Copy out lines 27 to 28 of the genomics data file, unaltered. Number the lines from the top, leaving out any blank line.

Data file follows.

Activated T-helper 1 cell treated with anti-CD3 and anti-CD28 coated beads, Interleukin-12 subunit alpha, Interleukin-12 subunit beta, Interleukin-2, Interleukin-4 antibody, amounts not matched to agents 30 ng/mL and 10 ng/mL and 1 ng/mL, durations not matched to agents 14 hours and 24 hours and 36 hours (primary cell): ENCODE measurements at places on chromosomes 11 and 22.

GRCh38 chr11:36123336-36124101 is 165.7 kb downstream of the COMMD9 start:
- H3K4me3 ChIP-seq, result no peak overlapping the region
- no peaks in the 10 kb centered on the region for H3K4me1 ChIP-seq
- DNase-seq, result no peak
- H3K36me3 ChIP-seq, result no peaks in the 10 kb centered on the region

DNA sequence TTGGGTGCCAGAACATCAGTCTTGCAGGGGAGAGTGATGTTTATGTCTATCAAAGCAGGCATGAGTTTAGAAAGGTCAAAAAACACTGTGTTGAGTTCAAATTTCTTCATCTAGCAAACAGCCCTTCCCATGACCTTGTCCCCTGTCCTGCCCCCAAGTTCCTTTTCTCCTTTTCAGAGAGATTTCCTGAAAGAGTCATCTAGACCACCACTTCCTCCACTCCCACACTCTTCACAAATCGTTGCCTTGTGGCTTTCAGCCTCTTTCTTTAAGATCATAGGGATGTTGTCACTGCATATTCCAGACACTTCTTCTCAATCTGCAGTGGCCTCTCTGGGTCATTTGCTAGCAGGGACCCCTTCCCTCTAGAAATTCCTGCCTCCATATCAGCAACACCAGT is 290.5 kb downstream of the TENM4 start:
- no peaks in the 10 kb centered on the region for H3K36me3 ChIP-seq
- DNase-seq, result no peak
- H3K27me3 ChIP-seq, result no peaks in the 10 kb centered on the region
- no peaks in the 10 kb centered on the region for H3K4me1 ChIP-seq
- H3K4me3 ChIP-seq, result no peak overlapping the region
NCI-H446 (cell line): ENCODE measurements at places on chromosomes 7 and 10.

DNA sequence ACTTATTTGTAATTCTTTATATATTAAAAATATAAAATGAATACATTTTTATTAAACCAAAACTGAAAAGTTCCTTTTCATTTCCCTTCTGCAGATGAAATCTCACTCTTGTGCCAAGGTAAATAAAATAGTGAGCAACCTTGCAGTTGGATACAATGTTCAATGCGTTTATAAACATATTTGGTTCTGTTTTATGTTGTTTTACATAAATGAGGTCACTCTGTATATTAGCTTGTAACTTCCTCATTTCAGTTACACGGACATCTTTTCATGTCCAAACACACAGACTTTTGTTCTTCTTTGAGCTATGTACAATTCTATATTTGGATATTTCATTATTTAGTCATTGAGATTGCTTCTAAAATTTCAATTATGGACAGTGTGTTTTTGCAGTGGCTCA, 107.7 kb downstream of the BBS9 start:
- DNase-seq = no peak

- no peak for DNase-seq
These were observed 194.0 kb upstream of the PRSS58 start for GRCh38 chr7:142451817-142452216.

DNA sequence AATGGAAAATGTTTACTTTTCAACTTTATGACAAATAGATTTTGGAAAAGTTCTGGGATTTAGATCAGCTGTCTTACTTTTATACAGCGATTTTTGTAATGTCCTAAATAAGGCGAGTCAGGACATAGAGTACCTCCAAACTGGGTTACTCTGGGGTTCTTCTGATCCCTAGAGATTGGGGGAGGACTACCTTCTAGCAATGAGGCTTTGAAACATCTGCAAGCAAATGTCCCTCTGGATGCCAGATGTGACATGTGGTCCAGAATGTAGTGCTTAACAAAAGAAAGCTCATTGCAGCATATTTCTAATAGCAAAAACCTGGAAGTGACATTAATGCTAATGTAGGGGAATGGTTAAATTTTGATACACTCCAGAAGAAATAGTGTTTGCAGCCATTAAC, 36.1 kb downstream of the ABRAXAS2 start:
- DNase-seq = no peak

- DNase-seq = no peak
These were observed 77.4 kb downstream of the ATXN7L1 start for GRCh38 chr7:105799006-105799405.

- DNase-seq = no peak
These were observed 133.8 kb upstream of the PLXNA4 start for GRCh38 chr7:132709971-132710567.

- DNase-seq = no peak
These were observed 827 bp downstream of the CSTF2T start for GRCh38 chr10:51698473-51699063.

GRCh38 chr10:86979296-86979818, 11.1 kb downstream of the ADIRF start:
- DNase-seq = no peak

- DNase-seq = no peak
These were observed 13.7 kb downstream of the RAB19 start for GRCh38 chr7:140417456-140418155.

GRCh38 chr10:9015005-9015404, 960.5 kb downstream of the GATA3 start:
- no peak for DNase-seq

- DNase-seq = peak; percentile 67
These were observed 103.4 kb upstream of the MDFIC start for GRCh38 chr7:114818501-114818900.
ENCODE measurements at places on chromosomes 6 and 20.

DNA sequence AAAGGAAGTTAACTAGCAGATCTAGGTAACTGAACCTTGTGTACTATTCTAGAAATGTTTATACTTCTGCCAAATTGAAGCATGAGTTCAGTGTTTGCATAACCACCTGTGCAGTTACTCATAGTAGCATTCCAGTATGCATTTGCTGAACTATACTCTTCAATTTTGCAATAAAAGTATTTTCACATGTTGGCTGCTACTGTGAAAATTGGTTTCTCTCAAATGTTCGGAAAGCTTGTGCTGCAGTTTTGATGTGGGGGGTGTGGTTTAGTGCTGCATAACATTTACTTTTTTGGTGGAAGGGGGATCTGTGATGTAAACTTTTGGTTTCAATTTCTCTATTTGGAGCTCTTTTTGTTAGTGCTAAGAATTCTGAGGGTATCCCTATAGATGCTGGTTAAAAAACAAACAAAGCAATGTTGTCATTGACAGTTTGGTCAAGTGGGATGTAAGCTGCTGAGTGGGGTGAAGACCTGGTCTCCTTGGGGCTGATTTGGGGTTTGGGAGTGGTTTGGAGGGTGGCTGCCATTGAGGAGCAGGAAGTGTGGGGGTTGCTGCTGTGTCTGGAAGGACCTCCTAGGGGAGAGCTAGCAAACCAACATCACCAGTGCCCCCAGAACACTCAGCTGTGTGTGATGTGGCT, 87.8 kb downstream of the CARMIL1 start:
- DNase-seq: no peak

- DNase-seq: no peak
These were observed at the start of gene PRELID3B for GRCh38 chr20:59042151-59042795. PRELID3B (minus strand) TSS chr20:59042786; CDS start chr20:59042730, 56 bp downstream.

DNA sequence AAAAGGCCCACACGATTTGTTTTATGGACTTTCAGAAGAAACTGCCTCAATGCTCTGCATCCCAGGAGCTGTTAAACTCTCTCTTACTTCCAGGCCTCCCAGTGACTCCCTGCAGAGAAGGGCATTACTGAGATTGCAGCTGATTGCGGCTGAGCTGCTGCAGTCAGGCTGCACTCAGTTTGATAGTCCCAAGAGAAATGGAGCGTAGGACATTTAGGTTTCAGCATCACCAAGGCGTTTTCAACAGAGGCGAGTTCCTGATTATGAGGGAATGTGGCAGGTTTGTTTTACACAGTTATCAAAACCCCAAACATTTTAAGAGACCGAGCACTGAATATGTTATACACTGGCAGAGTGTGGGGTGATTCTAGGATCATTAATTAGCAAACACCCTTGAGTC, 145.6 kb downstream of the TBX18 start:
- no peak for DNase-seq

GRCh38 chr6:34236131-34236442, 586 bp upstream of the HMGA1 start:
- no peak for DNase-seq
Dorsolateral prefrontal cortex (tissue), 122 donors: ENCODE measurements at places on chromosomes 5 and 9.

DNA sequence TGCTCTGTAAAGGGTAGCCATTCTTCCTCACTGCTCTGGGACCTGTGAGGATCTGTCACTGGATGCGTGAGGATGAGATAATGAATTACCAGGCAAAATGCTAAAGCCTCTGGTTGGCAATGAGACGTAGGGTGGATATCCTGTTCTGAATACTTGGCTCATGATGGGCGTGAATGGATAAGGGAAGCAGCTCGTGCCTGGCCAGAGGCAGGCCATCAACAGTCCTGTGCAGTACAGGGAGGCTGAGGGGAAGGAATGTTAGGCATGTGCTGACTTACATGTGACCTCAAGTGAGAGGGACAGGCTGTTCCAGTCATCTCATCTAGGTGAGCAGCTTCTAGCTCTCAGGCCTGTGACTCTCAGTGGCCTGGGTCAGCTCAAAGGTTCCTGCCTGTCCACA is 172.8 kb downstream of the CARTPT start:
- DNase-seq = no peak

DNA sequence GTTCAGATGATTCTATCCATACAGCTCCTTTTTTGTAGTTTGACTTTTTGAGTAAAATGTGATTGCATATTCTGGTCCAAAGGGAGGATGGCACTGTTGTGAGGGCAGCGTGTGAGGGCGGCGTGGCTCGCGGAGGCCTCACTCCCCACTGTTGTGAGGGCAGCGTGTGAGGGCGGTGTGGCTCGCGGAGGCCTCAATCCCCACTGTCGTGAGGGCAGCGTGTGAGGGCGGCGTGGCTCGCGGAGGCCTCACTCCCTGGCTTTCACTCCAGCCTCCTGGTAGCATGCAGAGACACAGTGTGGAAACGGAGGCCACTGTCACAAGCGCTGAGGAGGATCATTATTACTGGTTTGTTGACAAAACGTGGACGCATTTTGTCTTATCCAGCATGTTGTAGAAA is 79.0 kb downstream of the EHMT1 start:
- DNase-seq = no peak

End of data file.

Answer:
- DNase-seq = no peak

- DNase-seq = no peak